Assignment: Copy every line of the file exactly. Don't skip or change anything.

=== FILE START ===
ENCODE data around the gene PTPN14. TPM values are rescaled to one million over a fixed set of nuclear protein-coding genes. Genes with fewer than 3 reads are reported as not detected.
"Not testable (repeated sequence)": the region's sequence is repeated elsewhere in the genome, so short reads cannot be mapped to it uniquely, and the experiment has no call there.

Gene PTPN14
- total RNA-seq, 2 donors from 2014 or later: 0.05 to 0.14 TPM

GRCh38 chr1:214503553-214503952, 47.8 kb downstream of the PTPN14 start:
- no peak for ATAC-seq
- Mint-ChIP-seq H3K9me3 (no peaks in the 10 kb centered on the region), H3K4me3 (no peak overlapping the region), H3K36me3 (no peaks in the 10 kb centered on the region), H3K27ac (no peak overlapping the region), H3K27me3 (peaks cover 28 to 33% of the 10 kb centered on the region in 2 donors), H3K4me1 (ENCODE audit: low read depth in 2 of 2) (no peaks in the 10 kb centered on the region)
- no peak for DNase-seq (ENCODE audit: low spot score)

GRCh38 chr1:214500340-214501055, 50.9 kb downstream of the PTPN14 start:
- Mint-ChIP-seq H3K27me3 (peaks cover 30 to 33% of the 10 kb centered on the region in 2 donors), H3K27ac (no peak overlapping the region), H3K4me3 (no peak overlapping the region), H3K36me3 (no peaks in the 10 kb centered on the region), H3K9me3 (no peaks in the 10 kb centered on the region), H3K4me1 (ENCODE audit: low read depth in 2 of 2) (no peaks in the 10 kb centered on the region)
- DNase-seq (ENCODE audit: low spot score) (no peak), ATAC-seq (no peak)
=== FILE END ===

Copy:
ENCODE data around the gene PTPN14. TPM values are rescaled to one million over a fixed set of nuclear protein-coding genes. Genes with fewer than 3 reads are reported as not detected.
"Not testable (repeated sequence)": the region's sequence is repeated elsewhere in the genome, so short reads cannot be mapped to it uniquely, and the experiment has no call there.

Gene PTPN14
- total RNA-seq, 2 donors from 2014 or later: 0.05 to 0.14 TPM

GRCh38 chr1:214503553-214503952, 47.8 kb downstream of the PTPN14 start:
- no peak for ATAC-seq
- Mint-ChIP-seq H3K9me3 (no peaks in the 10 kb centered on the region), H3K4me3 (no peak overlapping the region), H3K36me3 (no peaks in the 10 kb centered on the region), H3K27ac (no peak overlapping the region), H3K27me3 (peaks cover 28 to 33% of the 10 kb centered on the region in 2 donors), H3K4me1 (ENCODE audit: low read depth in 2 of 2) (no peaks in the 10 kb centered on the region)
- no peak for DNase-seq (ENCODE audit: low spot score)

GRCh38 chr1:214500340-214501055, 50.9 kb downstream of the PTPN14 start:
- Mint-ChIP-seq H3K27me3 (peaks cover 30 to 33% of the 10 kb centered on the region in 2 donors), H3K27ac (no peak overlapping the region), H3K4me3 (no peak overlapping the region), H3K36me3 (no peaks in the 10 kb centered on the region), H3K9me3 (no peaks in the 10 kb centered on the region), H3K4me1 (ENCODE audit: low read depth in 2 of 2) (no peaks in the 10 kb centered on the region)
- DNase-seq (ENCODE audit: low spot score) (no peak), ATAC-seq (no peak)